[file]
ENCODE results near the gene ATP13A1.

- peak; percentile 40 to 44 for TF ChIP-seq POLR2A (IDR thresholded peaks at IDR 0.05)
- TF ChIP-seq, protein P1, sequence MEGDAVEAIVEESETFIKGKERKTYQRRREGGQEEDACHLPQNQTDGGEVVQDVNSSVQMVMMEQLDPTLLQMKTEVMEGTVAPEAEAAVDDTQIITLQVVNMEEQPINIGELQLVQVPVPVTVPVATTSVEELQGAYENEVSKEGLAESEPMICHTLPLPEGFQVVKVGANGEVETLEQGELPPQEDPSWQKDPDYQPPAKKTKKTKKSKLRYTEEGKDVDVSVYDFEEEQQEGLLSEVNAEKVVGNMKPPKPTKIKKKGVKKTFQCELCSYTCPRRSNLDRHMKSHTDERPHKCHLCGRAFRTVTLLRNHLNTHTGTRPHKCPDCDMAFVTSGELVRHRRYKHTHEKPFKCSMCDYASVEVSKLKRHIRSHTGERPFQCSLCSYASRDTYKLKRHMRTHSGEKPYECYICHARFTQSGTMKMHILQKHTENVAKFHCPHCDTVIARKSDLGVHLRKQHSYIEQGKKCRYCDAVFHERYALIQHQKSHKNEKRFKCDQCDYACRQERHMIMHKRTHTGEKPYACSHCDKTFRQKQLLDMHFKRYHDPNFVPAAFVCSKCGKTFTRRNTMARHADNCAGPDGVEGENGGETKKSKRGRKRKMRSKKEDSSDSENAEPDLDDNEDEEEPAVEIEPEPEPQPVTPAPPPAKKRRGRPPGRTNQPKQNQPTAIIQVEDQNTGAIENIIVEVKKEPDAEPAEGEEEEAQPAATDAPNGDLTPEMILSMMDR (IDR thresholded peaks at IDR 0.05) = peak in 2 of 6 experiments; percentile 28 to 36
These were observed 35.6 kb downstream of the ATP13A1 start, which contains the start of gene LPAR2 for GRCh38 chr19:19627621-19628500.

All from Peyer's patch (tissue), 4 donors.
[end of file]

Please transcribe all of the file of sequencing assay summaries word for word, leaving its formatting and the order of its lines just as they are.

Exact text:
ENCODE results near the gene ATP13A1.

- peak; percentile 40 to 44 for TF ChIP-seq POLR2A (IDR thresholded peaks at IDR 0.05)
- TF ChIP-seq, protein P1, sequence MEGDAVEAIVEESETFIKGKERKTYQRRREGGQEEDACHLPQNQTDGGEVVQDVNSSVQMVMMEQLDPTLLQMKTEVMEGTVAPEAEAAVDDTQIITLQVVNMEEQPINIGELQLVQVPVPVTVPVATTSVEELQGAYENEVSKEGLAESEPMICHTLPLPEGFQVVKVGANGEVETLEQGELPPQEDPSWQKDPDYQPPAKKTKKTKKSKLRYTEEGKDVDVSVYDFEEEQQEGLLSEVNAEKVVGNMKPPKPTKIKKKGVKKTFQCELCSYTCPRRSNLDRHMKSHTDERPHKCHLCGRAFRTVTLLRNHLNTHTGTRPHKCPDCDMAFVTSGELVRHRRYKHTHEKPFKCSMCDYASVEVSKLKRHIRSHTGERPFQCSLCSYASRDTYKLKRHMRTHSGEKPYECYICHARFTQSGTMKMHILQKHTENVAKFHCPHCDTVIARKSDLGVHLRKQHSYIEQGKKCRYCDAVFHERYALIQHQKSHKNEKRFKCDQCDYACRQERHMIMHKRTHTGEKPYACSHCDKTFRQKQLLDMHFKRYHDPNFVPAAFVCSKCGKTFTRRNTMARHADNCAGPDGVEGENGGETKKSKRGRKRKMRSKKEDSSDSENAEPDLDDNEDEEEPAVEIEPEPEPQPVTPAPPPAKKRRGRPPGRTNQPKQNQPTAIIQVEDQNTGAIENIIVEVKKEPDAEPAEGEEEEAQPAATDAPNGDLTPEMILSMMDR (IDR thresholded peaks at IDR 0.05) = peak in 2 of 6 experiments; percentile 28 to 36
These were observed 35.6 kb downstream of the ATP13A1 start, which contains the start of gene LPAR2 for GRCh38 chr19:19627621-19628500.

All from Peyer's patch (tissue), 4 donors.